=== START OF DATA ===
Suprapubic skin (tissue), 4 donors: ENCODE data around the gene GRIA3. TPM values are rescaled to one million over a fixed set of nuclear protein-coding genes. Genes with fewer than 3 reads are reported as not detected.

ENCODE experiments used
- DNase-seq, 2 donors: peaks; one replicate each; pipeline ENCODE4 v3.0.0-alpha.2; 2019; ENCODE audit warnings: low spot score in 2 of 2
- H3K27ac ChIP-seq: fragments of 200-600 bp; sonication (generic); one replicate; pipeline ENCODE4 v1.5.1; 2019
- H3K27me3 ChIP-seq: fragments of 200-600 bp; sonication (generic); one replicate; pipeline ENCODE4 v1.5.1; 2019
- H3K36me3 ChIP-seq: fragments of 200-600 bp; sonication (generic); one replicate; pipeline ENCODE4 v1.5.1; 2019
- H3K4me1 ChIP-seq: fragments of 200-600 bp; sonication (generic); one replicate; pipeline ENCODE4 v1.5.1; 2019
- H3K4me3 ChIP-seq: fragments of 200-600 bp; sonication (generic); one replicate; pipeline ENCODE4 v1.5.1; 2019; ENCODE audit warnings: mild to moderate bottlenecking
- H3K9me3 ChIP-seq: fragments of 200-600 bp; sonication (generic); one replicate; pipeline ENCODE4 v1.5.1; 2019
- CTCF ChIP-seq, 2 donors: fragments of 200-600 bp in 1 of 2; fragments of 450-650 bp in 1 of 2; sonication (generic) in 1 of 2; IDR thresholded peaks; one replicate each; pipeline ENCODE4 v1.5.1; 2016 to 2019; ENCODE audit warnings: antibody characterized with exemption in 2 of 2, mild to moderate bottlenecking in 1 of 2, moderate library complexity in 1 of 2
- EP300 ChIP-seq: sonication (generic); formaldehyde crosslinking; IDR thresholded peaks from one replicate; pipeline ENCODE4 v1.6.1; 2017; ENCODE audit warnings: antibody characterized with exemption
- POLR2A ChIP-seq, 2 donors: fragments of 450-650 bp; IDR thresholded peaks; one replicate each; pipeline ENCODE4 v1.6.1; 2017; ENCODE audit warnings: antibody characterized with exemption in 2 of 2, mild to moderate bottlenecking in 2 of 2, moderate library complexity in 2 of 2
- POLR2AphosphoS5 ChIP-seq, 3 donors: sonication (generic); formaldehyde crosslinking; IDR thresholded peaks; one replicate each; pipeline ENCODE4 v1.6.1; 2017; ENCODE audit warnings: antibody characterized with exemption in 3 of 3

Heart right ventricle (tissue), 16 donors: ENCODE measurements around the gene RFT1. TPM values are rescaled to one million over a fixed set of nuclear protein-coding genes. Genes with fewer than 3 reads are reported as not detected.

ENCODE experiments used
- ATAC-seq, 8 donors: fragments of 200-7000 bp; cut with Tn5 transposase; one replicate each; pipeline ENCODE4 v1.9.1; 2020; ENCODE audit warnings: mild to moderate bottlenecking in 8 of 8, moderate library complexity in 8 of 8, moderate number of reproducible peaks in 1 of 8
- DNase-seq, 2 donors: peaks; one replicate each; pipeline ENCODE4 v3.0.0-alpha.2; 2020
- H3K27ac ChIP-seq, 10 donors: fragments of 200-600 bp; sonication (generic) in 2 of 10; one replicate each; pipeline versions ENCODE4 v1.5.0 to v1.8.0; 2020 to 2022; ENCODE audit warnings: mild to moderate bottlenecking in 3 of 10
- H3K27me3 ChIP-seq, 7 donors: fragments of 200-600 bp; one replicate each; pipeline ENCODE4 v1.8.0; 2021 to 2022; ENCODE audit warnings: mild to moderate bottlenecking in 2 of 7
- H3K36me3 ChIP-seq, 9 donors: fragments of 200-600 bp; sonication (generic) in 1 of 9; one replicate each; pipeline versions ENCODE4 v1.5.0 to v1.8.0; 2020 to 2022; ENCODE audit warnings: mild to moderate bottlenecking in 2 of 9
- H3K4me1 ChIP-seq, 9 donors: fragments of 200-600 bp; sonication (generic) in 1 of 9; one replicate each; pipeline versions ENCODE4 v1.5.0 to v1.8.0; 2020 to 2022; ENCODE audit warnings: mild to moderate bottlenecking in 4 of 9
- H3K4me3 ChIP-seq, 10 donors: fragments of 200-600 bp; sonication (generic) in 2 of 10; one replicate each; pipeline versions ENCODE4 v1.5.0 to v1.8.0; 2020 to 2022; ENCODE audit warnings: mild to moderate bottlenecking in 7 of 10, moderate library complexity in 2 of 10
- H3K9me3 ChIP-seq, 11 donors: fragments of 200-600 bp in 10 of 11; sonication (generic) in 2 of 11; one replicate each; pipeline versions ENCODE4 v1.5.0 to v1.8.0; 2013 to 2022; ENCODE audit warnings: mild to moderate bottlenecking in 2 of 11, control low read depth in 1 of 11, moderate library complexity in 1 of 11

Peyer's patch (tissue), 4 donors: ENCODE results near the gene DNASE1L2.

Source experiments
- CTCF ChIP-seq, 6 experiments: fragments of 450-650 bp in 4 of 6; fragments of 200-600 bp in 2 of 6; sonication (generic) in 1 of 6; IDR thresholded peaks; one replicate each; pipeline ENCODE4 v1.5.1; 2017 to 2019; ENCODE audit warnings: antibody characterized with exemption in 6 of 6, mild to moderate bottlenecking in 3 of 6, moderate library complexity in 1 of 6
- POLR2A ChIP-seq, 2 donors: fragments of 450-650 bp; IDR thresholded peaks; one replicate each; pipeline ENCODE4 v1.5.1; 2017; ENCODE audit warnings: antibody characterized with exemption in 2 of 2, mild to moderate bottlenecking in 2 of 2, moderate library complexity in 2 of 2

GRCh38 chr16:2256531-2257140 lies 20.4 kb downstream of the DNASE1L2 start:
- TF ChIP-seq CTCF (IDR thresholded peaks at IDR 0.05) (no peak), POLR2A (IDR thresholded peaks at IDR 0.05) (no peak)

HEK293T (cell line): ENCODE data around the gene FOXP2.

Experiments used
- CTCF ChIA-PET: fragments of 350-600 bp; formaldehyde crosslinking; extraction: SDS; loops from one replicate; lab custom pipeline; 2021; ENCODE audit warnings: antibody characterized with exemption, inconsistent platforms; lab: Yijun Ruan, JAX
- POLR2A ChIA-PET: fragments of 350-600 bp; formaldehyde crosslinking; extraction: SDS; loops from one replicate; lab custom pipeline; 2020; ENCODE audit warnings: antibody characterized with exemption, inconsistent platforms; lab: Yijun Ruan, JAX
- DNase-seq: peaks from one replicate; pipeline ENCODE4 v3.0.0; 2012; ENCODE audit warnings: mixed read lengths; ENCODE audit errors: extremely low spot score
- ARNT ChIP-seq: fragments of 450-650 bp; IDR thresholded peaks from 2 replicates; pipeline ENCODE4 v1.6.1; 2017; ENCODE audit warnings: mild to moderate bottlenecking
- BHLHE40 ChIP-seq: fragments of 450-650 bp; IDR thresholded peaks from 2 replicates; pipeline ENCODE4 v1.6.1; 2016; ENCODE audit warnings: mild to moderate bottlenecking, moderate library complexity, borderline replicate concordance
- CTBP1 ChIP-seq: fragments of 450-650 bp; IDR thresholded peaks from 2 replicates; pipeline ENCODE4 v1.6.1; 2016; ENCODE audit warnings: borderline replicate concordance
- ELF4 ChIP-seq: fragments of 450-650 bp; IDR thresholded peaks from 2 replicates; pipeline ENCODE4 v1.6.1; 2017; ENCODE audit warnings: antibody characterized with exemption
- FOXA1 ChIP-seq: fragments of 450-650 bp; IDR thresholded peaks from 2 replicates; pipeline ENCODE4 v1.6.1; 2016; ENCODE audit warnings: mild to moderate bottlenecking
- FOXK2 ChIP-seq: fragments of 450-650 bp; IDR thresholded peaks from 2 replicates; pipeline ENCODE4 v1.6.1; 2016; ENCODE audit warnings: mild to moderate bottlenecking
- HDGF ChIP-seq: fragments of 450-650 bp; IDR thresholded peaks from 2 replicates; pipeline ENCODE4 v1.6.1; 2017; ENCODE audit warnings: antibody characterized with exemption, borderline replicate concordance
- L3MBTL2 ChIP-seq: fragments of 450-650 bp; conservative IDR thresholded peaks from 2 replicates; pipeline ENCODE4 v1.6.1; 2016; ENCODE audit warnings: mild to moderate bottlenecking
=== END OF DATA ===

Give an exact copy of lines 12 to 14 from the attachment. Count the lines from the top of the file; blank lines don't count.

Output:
- POLR2A ChIP-seq, 2 donors: fragments of 450-650 bp; IDR thresholded peaks; one replicate each; pipeline ENCODE4 v1.6.1; 2017; ENCODE audit warnings: antibody characterized with exemption in 2 of 2, mild to moderate bottlenecking in 2 of 2, moderate library complexity in 2 of 2
- POLR2AphosphoS5 ChIP-seq, 3 donors: sonication (generic); formaldehyde crosslinking; IDR thresholded peaks; one replicate each; pipeline ENCODE4 v1.6.1; 2017; ENCODE audit warnings: antibody characterized with exemption in 3 of 3

Heart right ventricle (tissue), 16 donors: ENCODE measurements around the gene RFT1. TPM values are rescaled to one million over a fixed set of nuclear protein-coding genes. Genes with fewer than 3 reads are reported as not detected.